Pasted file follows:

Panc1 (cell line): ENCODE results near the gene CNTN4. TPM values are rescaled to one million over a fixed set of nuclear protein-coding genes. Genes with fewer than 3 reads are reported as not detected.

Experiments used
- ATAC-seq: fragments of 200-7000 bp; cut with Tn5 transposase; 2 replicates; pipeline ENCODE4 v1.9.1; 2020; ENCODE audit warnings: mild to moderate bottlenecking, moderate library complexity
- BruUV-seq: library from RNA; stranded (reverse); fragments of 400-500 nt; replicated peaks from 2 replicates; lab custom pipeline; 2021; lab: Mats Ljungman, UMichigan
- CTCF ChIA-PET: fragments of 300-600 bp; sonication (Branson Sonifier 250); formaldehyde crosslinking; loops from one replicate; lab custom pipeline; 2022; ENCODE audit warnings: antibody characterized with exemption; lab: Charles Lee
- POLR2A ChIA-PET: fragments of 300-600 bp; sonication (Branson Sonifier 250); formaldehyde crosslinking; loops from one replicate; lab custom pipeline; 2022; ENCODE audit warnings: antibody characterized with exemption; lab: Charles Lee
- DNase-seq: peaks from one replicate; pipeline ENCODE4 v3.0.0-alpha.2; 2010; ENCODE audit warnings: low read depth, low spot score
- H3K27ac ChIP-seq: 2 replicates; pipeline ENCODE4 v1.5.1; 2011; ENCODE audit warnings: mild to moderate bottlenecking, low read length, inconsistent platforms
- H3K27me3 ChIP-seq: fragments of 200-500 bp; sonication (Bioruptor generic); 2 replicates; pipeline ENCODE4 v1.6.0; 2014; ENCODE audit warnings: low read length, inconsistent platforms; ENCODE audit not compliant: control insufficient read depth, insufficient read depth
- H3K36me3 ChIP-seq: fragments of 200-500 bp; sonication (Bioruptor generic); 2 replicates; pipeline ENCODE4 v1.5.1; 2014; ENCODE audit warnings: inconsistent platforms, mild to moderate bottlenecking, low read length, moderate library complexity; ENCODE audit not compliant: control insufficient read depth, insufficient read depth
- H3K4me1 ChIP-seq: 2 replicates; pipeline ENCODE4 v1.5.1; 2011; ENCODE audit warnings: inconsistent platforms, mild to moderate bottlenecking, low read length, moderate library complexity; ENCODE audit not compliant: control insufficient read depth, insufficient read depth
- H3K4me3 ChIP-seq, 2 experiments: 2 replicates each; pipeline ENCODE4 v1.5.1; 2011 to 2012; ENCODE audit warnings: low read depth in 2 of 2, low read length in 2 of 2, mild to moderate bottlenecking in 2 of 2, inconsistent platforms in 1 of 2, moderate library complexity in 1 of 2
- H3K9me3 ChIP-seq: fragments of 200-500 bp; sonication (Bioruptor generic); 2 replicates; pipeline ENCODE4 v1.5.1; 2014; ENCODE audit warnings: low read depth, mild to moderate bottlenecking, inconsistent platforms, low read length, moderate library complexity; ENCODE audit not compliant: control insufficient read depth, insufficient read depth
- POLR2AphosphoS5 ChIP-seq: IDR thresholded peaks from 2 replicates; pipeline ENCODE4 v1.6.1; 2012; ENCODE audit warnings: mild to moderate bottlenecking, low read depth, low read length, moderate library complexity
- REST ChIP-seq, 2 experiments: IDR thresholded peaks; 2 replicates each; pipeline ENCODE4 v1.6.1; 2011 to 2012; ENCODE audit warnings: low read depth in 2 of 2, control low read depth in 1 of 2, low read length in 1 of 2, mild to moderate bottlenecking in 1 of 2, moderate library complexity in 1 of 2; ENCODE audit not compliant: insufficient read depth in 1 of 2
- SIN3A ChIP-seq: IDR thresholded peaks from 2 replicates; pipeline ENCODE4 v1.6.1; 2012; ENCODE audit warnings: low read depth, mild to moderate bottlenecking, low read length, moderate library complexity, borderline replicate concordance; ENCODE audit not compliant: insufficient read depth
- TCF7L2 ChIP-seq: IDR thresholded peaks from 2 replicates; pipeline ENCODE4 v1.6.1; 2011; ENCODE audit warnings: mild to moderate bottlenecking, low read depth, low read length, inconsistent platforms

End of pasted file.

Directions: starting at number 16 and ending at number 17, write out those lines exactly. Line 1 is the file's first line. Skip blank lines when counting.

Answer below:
- SIN3A ChIP-seq: IDR thresholded peaks from 2 replicates; pipeline ENCODE4 v1.6.1; 2012; ENCODE audit warnings: low read depth, mild to moderate bottlenecking, low read length, moderate library complexity, borderline replicate concordance; ENCODE audit not compliant: insufficient read depth
- TCF7L2 ChIP-seq: IDR thresholded peaks from 2 replicates; pipeline ENCODE4 v1.6.1; 2011; ENCODE audit warnings: mild to moderate bottlenecking, low read depth, low read length, inconsistent platforms